A change to tobacco taxation methods in the EU could help to discourage smoking, according to new research from the University of Bath.

Building on previous research showing how introducing additional tax requirements would close the pricing gap between roll-your-own and factory-made cigarettes, this latest research published in Tobacco Control uses modelling to demonstrate the effect of linking a minimum tax threshold for tobacco products to mean household spending power in each EU country. Such a move would serve to balance up pricing across different countries in the EU, and ensure that even in relatively wealthy countries, pricing levels of both factory-made and roll-your-own cigarettes would be sufficient to put off consumers.

Lead author Dr Rob Branston, an economist in the University of Bath’s School of Management, and a member of the Tobacco Control Research Group, explains: “Reform of the Tobacco Tax Directive (TTD), which governs the taxation of tobacco products in EU countries, is currently being considered by the European Commission. Tobacco prices vary widely across EU member states, and research suggests that in the face of tax and therefore price rises, consumers are turning to roll-your-own tobacco in place of factory-made cigarettes, rather than reducing or giving up smoking altogether."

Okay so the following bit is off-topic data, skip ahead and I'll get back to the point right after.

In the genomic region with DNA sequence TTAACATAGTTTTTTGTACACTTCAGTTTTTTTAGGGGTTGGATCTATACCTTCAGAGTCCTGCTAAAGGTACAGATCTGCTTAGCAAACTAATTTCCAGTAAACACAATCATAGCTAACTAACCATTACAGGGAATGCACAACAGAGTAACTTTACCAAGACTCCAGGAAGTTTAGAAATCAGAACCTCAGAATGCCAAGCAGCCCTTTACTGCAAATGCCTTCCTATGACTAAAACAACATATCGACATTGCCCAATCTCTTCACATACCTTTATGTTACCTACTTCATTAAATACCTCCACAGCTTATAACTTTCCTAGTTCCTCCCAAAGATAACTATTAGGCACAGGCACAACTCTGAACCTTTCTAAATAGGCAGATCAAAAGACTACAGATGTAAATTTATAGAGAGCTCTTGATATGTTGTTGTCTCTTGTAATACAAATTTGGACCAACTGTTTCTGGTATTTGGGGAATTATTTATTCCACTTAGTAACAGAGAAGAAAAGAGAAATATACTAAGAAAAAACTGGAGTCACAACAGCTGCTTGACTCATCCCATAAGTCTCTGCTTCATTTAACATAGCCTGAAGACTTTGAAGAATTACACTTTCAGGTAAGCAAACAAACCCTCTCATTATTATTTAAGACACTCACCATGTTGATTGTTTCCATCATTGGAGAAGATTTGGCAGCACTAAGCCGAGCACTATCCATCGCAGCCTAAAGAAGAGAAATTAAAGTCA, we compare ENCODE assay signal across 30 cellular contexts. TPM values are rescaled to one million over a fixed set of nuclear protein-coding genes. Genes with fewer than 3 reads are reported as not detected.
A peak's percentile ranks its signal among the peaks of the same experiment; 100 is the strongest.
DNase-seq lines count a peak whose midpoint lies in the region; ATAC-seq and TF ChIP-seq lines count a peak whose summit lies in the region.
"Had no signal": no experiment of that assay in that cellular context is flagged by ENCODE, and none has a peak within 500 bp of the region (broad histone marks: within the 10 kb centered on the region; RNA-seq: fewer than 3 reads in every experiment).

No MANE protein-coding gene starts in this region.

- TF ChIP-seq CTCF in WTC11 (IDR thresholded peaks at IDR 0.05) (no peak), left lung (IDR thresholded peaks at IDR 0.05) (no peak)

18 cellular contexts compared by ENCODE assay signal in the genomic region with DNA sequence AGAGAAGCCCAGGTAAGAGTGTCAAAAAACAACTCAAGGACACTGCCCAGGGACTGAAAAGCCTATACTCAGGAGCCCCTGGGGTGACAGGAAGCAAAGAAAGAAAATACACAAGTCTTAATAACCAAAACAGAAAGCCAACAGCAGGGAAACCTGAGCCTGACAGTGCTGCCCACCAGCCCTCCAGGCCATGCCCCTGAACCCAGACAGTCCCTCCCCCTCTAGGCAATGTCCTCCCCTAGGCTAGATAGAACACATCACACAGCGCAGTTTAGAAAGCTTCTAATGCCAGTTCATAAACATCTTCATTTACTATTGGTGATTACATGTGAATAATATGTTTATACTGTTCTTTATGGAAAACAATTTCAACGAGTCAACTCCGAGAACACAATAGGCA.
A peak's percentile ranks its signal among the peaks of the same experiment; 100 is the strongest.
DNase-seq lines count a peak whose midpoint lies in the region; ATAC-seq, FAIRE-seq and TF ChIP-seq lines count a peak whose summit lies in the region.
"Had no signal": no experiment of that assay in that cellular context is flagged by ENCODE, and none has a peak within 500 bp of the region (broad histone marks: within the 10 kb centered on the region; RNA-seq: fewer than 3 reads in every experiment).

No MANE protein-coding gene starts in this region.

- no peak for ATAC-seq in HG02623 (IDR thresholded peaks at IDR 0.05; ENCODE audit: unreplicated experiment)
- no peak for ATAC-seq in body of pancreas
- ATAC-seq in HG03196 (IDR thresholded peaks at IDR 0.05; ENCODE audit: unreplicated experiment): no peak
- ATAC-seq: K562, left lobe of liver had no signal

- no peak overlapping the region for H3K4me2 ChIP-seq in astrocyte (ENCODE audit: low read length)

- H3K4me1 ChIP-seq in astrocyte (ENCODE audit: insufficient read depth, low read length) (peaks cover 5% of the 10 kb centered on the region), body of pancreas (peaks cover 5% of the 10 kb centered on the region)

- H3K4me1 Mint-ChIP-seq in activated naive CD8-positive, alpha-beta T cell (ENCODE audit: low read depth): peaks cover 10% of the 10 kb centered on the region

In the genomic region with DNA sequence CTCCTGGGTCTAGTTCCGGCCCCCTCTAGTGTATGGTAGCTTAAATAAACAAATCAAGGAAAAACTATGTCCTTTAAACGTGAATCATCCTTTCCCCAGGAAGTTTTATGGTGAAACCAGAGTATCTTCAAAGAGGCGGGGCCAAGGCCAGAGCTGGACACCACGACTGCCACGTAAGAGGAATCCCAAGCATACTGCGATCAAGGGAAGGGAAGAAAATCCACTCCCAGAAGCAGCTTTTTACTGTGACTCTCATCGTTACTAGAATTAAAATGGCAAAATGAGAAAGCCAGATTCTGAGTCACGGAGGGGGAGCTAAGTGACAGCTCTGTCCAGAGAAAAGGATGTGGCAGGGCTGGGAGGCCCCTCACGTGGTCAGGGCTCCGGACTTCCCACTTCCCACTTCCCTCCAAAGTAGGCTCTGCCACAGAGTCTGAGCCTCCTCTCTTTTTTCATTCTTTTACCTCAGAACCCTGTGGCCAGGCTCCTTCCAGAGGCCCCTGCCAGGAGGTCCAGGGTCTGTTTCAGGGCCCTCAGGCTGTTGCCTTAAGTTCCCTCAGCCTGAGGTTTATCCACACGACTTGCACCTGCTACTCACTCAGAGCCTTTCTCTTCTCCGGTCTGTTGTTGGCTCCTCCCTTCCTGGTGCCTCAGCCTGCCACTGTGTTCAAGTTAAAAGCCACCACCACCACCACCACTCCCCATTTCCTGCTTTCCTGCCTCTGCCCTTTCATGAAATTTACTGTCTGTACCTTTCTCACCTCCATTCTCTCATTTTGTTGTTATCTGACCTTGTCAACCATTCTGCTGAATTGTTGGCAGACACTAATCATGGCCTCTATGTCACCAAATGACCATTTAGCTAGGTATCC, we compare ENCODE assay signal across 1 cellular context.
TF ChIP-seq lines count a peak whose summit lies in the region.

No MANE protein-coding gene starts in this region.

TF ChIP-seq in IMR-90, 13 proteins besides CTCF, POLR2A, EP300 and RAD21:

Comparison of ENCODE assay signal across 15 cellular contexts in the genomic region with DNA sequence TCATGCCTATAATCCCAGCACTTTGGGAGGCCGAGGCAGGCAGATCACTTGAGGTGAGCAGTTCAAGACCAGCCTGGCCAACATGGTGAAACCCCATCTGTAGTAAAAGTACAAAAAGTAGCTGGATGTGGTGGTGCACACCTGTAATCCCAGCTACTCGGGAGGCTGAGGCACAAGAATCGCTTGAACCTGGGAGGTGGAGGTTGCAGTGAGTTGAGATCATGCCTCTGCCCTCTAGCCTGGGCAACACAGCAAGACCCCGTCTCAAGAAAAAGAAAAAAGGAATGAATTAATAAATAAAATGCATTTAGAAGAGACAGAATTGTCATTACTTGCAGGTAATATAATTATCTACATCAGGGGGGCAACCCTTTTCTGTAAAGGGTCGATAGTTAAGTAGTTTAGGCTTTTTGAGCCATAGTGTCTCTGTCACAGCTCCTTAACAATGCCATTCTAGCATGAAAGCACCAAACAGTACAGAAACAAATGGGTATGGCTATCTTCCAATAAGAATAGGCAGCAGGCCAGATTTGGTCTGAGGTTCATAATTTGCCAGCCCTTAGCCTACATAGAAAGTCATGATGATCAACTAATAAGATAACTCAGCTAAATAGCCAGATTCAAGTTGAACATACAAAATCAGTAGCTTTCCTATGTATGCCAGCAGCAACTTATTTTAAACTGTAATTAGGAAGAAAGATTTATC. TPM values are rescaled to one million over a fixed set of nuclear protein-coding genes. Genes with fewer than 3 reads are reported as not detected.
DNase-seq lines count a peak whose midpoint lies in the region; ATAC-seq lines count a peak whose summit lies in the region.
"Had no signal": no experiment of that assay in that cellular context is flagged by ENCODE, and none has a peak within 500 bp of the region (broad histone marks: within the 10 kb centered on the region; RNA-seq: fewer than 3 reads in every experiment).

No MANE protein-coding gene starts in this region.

"A revised TTD that leads to tobacco price increases in all member states would be beneficial to public health, as we know that affordability is an important determinant of tobacco consumption. We suggest that if a reformed TTD linked minimum taxes to typical household spending power, tobacco taxation would keep pace with national income growth, and taxation in relatively wealthy countries would be high enough relative to average consumer income levels to deter tobacco use.”